Busan definitely has a very interesting history. It has long been one of the principal ports into the Republic of Korea. The other main port is in Incheon, back where General Douglas MacArthur made his famous landing. During the Korean War, it had another important significance. Busan was one of the only areas not conquered by the Korean People’s Army from the North. After South Korea was attacked, Dr. Syngman Rhee, the President of the Republic and the government fled to Busan. Many refugees came to Busan during the War, including among them the conductor Chung Myung-hwun, his mother, and his sisters. His mother somehow was able to not only get her children to safety in Busan, but her piano as well. Maestro Chung is now one of the world’s most respected conductors. He is also a pianist. His sisters, the violinst Chung Kyung-wha and the cellist Chung Myung-hwa sometimes perform together. Their older brother Myung-so was a flautist. Their other siblings include a businessman, a professor, and a doctor. Their mother died in 2011 at age 93, having weathered not only the Korean War, but also the extremely rapid changes which would come to her country as a result of President Park Chung-hee’s modernization drive.
This house, located near Dong-a University in Busan, was for a time the presidential residence. After the Incheon Landing, Dr. Rhee and the government returned to Seoul, only to have Seoul retaken by the North. They spent the duration of the War in Busan. This house was once the Provincial Governor’s Office of South Gyeongsang Province during colonial days. The Japanese were quite skilled at Western architecture. Busan has a few old Japanese-built Western-style structures left. Unfortunately, historical preservation in Korea sometimes leaves much to be desired, though things are improving.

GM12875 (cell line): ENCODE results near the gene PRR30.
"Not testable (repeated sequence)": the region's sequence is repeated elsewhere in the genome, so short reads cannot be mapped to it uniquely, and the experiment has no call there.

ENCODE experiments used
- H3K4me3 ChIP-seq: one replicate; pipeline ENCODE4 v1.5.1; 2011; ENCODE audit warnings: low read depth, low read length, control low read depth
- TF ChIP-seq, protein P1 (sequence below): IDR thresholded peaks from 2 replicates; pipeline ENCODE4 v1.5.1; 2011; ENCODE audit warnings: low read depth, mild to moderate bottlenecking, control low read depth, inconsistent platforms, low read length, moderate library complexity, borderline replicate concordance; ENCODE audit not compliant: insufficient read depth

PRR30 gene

Here you can see a wax sculpture of Syngman Rhee at his desk.
Dr. Rhee was married to an Austrian woman, Fransizka Donner Rhee. After her husband’s death in exile, she returned to Korea. She and President Rhee never did have any children of their own, though they did adopt a Korean boy. I believe he is still living in Seoul, though he is quite elderly. Here are the women’s quarters.
Here are some more rooms in the house. It’s not extravagant, but it is a nice house. It is now a museum.
Korean government agencies sometimes use the mugunghwa or rose of sharon in their logos, as it is the national flower. This identifies the area as the neighbourhood of the provisional capital.
Finally, at Dong-a University, there was this tram I quite liked. Busan and Seoul used to have streetcars, though they don’t anymore. Both now have extensive subways.
For those who don’t read Chinese, this tram once served 西面 (Seomyeon), 東來 (Dongnae), 市廳 (City Hall), 釜山驛 (Busan Train Station), and 裁判所 (the Court).